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This Newspaper Clipping Perfectly Explains How Complicated The ISIS Situation Is

This Daily Mail reader offered a very interesting and concise perspective on what's currently going on in the Middle East. Obviously, everything is a bit jumbled at the moment.

The Islamic State (ISIS) has provided a common enemy for a number of countries, even ones that traditionally despise each another.

This newspaper clipping offers an appropriate explanation for the discombobulated state of affairs at present.

Let's break it down and elaborate a bit on what it says.

At the moment, Iraq as we used to know it is completely split up. The Iraqi government, which is currently an ally of the United States, is rapidly losing territory to the Islamic State. By fighting ISIS, the United States is helping what's left of Iraq.

The United States is also allies with Saudi Arabia. This is somewhat confusing, as Saudi Arabia was one of the earliest funders of ISIS.

The US has characterized ISIS as an abomination for beheading people — rightfully so. However, the Saudi Arabian government also beheads people quite frequently. You likely won't hear President Obama or Secretary of State Kerry speaking about this, however.

ISIS is also currently fighting against Bashar al-Assad in Syria. Assad's government has been condemned by leaders across the globe, including President Obama. Yet, if the US defeats ISIS, it would basically be doing Assad a favor.

And while Iran has been an enemy of the United States since 1979, it's currently an ally to Assad.

This means that Iran also wants to see ISIS defeated because, if it is, then Assad might have a better chance of staying in power, meaning Iran's regional strength will be upheld. From a traditional standpoint, this goes against American interests.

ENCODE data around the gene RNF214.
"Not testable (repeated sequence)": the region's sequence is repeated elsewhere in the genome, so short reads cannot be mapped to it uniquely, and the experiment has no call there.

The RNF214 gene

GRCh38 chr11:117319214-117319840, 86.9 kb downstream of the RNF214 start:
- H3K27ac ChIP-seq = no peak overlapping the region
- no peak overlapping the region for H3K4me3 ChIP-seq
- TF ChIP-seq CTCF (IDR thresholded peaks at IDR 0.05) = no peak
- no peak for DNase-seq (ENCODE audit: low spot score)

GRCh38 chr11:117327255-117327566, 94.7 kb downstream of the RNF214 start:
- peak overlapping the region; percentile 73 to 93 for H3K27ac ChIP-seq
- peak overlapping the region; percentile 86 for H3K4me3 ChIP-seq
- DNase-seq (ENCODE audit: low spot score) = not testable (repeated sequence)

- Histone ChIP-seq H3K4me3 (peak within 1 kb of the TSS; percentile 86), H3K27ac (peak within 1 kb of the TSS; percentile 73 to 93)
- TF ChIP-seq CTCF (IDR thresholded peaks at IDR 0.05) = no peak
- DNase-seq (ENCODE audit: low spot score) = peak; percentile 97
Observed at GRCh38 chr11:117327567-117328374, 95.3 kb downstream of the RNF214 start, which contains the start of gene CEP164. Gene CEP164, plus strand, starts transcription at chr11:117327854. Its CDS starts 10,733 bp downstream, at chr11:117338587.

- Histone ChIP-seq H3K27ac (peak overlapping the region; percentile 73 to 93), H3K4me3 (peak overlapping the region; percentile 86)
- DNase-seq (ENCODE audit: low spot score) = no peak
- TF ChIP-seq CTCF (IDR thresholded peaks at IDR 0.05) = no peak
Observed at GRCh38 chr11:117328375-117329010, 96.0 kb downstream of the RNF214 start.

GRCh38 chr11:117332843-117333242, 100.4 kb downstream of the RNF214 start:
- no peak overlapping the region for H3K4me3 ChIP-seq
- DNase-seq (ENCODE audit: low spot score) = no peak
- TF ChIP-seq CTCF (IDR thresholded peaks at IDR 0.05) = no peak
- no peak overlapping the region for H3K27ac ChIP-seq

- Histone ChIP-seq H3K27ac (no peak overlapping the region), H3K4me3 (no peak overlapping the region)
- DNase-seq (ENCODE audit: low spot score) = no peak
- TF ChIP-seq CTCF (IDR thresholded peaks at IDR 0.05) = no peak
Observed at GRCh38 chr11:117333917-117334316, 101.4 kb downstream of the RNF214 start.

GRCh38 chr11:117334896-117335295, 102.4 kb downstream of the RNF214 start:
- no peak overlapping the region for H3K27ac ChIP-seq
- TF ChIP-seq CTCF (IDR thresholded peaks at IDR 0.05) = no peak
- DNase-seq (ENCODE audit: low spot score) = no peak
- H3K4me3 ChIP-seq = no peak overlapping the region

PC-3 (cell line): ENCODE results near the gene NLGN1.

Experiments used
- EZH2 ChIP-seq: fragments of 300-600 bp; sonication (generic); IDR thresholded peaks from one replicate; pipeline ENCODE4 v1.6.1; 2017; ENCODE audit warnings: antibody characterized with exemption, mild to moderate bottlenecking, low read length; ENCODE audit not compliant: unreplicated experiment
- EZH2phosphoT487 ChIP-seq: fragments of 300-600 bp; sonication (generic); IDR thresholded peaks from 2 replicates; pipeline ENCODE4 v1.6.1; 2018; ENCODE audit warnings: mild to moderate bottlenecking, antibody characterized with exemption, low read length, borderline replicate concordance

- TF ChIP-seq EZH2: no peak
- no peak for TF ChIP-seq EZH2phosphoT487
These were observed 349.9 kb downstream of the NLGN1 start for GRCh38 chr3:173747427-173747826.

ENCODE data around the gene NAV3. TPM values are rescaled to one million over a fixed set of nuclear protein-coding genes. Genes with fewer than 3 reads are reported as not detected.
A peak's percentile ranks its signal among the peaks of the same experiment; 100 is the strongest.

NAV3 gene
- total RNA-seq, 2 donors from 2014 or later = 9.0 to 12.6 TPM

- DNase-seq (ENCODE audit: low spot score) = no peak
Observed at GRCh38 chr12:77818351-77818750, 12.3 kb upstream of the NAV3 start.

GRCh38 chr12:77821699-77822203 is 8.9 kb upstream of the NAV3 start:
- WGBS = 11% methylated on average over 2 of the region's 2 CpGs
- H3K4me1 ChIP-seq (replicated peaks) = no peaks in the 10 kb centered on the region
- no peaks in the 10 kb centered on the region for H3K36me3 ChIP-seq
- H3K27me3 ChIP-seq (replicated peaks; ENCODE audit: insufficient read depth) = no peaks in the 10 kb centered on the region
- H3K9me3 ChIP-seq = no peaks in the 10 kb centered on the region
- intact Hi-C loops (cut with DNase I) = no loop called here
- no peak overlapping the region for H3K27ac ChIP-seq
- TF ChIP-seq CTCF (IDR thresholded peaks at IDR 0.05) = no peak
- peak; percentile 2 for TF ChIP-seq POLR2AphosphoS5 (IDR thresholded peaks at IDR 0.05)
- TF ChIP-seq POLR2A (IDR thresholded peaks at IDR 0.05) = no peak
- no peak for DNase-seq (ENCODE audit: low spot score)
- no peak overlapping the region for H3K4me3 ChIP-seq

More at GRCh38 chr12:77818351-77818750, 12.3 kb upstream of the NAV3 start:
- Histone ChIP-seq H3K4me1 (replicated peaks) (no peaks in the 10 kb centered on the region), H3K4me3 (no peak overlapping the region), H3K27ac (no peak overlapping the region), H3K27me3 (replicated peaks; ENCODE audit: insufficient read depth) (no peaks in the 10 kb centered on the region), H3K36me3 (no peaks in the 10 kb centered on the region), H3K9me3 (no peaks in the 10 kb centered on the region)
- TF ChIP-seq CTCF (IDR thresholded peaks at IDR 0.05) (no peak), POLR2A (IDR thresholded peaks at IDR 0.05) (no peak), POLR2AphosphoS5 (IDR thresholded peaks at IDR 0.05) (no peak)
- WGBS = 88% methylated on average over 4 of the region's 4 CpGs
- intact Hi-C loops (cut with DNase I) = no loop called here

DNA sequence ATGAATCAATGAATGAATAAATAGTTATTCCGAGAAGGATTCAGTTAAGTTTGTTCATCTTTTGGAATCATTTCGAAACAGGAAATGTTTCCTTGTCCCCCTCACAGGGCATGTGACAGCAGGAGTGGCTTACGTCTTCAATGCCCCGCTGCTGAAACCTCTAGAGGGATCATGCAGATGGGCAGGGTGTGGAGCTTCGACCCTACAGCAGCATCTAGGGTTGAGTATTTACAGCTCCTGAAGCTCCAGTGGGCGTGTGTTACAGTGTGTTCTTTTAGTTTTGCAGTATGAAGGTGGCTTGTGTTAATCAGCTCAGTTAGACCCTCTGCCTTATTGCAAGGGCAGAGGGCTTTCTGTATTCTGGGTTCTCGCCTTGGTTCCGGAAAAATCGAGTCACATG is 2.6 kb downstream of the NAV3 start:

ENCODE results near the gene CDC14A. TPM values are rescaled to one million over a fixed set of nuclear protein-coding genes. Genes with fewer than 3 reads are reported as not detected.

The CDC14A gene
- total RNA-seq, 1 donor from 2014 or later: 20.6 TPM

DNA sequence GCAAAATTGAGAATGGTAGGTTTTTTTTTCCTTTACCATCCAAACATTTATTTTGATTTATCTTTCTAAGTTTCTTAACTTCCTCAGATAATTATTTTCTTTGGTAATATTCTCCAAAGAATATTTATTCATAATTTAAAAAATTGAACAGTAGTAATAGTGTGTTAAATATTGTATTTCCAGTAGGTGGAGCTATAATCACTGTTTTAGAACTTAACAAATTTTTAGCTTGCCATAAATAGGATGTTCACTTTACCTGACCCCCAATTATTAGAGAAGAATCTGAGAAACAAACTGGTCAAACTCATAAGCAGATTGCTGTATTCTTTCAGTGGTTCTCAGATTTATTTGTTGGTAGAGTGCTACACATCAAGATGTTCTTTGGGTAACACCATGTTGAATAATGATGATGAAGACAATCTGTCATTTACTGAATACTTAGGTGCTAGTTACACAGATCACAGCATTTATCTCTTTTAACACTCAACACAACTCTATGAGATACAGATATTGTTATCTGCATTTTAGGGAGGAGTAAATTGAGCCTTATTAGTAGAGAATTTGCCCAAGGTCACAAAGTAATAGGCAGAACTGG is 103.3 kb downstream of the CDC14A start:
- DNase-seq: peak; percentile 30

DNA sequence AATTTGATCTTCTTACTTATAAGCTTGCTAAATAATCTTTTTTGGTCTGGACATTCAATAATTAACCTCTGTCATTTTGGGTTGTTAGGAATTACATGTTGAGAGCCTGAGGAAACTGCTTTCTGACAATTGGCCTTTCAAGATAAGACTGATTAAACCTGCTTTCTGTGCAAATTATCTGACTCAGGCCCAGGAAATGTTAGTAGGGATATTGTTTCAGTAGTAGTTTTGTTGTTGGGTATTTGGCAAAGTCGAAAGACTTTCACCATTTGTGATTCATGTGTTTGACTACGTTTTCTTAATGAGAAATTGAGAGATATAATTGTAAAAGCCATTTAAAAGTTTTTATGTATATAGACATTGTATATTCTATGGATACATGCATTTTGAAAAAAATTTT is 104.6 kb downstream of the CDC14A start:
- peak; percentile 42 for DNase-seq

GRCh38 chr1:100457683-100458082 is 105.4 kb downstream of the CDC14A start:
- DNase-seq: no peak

Iran also supports the Iraqi government's fight against ISIS because both Iran and Iraq are majority Shia countries (the same religious demographic).

Thus, America and Iran are enemies, but they both want to defeat ISIS and both support the Iraqi government, although Iran supports Assad while America wants him gone. If you've gone cross-eyed, don't worry — it really is that complicated.

Why did all of this happen?

According to the news-clip above,

All this was started by us [America] invading a country to drive out terrorists who weren't actually there until we went in to drive them out.

Simply put, the United States invaded Iraq in 2003 under the false claim that Saddam Hussein's government possessed weapons of mass destruction. These weapons were never found.

The Bush administration also insisted that Saddam Hussein had links with al-Qaeda, which was also proved false. Ironically, Saddam Hussein was once an ally of the United States, only to be supplanted and hunted down by US forces years later.

In the process of invading Iraq, the US dismantled an entire region, causing a power vacuum and a sectarian war. This created the perfect conditions for organizations like ISIS to grow.

By entering Iraq, the US pushed people towards extremism, creating new enemies while disposing of old ones. To make matters worse, thousands of foreign fighters are now flocking to Syria and Iraq to join ISIS.

American involvement in the Middle East creates the illusion of progress and stability while simultaneously driving people towards extremism. This creates long-term problems and continues the vicious cycle of violence and instability.

Thus, it seems that history is doomed to repeat itself because we never seem to learn from it.

H/T: Newstalk, Photo Courtesy: Facebook

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John Haltiwanger

Editor

John Haltiwanger is the Senior Politics Writer at Elite Daily. He was born and raised in DC. John earned an MSc in International Relations from the Univ. Of Glasgow and a BA in History from St. Mary's College of MD. He loves life, and burritos.
John Haltiwanger is the Senior Politics Writer at Elite Daily. He was born and raised in DC. John earned an MSc in International Relations from the Univ. Of Glasgow and a BA in History from St. Mary's College of MD. He loves life, and burritos.

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